Stephen Colbert’s Surreal Congressional Testimony (VIDEO)


In a surreal act of political theater, Stephen Colbert testified in character before a House hearing on immigrant farm workers Friday morning. The Comedy Central host had spent a day picking produce on a farm on behest of the United Farm Workers, who have been running a cheeky “Take Our Jobs” campaign that invited native-born Americans to apply for jobs typically taken by illegal immigrant workers. Rep. Zoe Lofgren (D-Ca.), chairwoman of a House Judiciary subcommitee, invited him to testify before Congress based on that experience. There’s really no way to summarize Colbert’s testimony, so here’s the video of his statement from the hearing:

Colbert’s live testimony almost didn’t happen. Before the witnesses spoke, House Judiciary Committee chair Rep. John Conyers (D-Mich.) described himself as a big fan of Colbert—praising the rally that he and Jon Stewart planned for next month—but said he’d “would recommend that we’ve got all this attention, you could excuse yourself.” Colbert ultimately ended up staying, but Conyers’ remarks reflected anxieties among some Democrats who thought the publicity stunt would ultimately trivialize the issues at hand and humiliate them. (Colbert isn’t the first fictional character to appear before Congress: as Rep. Judy Chu (D-Ca.) pointed out, Republicans once invited Elmo to speak about music education before a House committee. (They also invited Loretta Swit, who played “Hot Lips” on the TV show M.A.S.H.)

House Republicans took their shots in the hearing. “Maybe we should spend less time watching Comedy Central and more time looking for the jobs that are out there,” said Rep. Steve King (R-Iowa), the ranking Republican on the subcommittee. Later on, King even accused Colbert of not actually doing typical farm work during his one-day stint with the UFW, claiming that the comedian was packing corn into a box in an unusual manner. Colbert responded in full deadpan with his own zinger: “I was a corn packer. I know that term is offensive to some people, because corn packer is a derogatory term for a gay Iowan.”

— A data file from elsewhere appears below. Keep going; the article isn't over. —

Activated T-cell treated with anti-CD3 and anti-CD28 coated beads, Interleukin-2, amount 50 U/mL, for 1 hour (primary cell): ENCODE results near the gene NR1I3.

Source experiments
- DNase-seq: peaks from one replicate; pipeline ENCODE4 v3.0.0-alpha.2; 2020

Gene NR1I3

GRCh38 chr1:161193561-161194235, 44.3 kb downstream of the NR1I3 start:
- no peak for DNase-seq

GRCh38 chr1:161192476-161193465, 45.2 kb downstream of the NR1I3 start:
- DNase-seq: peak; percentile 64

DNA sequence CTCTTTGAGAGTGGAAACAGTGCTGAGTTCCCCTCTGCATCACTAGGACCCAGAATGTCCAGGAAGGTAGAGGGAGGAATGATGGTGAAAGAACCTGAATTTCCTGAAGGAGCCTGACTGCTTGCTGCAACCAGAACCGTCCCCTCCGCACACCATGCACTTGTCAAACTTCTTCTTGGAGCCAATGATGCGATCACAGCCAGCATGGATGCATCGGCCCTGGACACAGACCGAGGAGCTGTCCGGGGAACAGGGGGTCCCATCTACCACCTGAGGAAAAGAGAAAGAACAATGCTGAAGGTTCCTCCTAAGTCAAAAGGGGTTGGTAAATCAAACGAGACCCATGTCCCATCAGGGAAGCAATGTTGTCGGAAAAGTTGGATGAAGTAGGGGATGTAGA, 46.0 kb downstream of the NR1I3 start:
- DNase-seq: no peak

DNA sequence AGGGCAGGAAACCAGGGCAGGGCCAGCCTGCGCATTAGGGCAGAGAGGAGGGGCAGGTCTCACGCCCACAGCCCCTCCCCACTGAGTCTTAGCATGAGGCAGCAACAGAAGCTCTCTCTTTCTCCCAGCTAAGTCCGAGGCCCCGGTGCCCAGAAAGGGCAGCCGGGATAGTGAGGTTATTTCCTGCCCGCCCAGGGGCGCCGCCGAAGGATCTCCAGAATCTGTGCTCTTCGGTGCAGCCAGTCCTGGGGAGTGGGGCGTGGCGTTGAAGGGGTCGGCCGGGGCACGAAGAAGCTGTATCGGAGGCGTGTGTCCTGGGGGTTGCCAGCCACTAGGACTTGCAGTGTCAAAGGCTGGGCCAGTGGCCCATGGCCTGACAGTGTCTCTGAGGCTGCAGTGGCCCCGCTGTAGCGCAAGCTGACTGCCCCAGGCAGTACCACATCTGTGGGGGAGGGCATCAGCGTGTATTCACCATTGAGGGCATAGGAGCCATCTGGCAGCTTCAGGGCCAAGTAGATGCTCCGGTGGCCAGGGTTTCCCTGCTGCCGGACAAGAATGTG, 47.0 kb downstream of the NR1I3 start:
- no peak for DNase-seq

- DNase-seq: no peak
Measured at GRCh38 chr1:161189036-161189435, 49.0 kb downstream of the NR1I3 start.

Colbert did take an earnest turn at the end of the hearing. When Chu asked him why he was interested in migrant farm workers above other issues, he said immigrant workers were seen, particularly during a recession, as “the least of our brothers.” While he “didn’t want to take any of their hardship away from them,” Colbert concluded, breaking character, that “migrant workers suffer, and have no rights.”

DOES IT FEEL LIKE POLITICS IS AT A BREAKING POINT?

Headshot of Editor in Chief of Mother Jones, Clara Jeffery

It sure feels that way to me, and here at Mother Jones, we’ve been thinking a lot about what journalism needs to do differently, and how we can have the biggest impact.

We kept coming back to one word: corruption. Democracy and the rule of law being undermined by those with wealth and power for their own gain. So we're launching an ambitious Mother Jones Corruption Project to do deep, time-intensive reporting on systemic corruption, and asking the MoJo community to help crowdfund it.

We aim to hire, build a team, and give them the time and space needed to understand how we got here and how we might get out. We want to dig into the forces and decisions that have allowed massive conflicts of interest, influence peddling, and win-at-all-costs politics to flourish.

It's unlike anything we've done, and we have seed funding to get started, but we're looking to raise $500,000 from readers by July when we'll be making key budgeting decisions—and the more resources we have by then, the deeper we can dig. If our plan sounds good to you, please help kickstart it with a tax-deductible donation today.

Thanks for reading—whether or not you can pitch in today, or ever, I'm glad you're with us.

Signed by Clara Jeffery

Clara Jeffery, Editor-in-Chief

We Recommend

Latest

Sign up for our newsletters

Subscribe and we'll send Mother Jones straight to your inbox.

Get our award-winning magazine

Save big on a full year of investigations, ideas, and insights.

Subscribe

Support our journalism

Help Mother Jones' reporters dig deep with a tax-deductible donation.

Donate

Share your feedback: We’re planning to launch a new version of the comments section. Help us test it.